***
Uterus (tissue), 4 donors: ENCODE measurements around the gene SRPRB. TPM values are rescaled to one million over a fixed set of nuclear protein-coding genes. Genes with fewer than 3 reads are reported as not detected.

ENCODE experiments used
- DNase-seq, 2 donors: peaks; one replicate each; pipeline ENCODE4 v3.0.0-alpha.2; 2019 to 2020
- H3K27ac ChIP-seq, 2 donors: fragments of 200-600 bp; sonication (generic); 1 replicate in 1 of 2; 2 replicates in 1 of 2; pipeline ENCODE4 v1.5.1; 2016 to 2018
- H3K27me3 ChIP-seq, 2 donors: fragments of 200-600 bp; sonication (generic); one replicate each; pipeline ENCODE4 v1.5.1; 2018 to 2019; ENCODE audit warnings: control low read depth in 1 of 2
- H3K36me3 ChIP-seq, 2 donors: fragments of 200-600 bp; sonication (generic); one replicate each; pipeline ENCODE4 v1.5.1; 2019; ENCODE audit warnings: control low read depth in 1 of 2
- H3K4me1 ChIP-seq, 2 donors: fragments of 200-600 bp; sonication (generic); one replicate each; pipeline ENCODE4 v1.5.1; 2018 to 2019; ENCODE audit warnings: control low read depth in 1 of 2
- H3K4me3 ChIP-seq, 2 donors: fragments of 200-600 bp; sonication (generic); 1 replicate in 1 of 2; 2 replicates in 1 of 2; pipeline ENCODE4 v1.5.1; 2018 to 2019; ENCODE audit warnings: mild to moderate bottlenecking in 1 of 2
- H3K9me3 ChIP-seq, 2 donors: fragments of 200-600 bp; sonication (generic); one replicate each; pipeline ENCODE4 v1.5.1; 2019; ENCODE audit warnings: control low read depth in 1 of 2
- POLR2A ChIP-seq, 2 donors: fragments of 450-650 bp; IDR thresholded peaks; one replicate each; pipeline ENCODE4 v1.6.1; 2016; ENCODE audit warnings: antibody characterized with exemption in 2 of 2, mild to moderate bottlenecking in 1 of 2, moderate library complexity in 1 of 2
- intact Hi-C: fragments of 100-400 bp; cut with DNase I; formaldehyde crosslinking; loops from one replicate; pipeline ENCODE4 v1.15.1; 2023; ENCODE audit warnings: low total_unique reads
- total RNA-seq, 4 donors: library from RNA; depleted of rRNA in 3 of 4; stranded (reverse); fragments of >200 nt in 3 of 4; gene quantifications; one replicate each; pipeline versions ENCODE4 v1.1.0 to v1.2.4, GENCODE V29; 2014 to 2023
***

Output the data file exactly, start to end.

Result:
Uterus (tissue), 4 donors: ENCODE measurements around the gene SRPRB. TPM values are rescaled to one million over a fixed set of nuclear protein-coding genes. Genes with fewer than 3 reads are reported as not detected.

ENCODE experiments used
- DNase-seq, 2 donors: peaks; one replicate each; pipeline ENCODE4 v3.0.0-alpha.2; 2019 to 2020
- H3K27ac ChIP-seq, 2 donors: fragments of 200-600 bp; sonication (generic); 1 replicate in 1 of 2; 2 replicates in 1 of 2; pipeline ENCODE4 v1.5.1; 2016 to 2018
- H3K27me3 ChIP-seq, 2 donors: fragments of 200-600 bp; sonication (generic); one replicate each; pipeline ENCODE4 v1.5.1; 2018 to 2019; ENCODE audit warnings: control low read depth in 1 of 2
- H3K36me3 ChIP-seq, 2 donors: fragments of 200-600 bp; sonication (generic); one replicate each; pipeline ENCODE4 v1.5.1; 2019; ENCODE audit warnings: control low read depth in 1 of 2
- H3K4me1 ChIP-seq, 2 donors: fragments of 200-600 bp; sonication (generic); one replicate each; pipeline ENCODE4 v1.5.1; 2018 to 2019; ENCODE audit warnings: control low read depth in 1 of 2
- H3K4me3 ChIP-seq, 2 donors: fragments of 200-600 bp; sonication (generic); 1 replicate in 1 of 2; 2 replicates in 1 of 2; pipeline ENCODE4 v1.5.1; 2018 to 2019; ENCODE audit warnings: mild to moderate bottlenecking in 1 of 2
- H3K9me3 ChIP-seq, 2 donors: fragments of 200-600 bp; sonication (generic); one replicate each; pipeline ENCODE4 v1.5.1; 2019; ENCODE audit warnings: control low read depth in 1 of 2
- POLR2A ChIP-seq, 2 donors: fragments of 450-650 bp; IDR thresholded peaks; one replicate each; pipeline ENCODE4 v1.6.1; 2016; ENCODE audit warnings: antibody characterized with exemption in 2 of 2, mild to moderate bottlenecking in 1 of 2, moderate library complexity in 1 of 2
- intact Hi-C: fragments of 100-400 bp; cut with DNase I; formaldehyde crosslinking; loops from one replicate; pipeline ENCODE4 v1.15.1; 2023; ENCODE audit warnings: low total_unique reads
- total RNA-seq, 4 donors: library from RNA; depleted of rRNA in 3 of 4; stranded (reverse); fragments of >200 nt in 3 of 4; gene quantifications; one replicate each; pipeline versions ENCODE4 v1.1.0 to v1.2.4, GENCODE V29; 2014 to 2023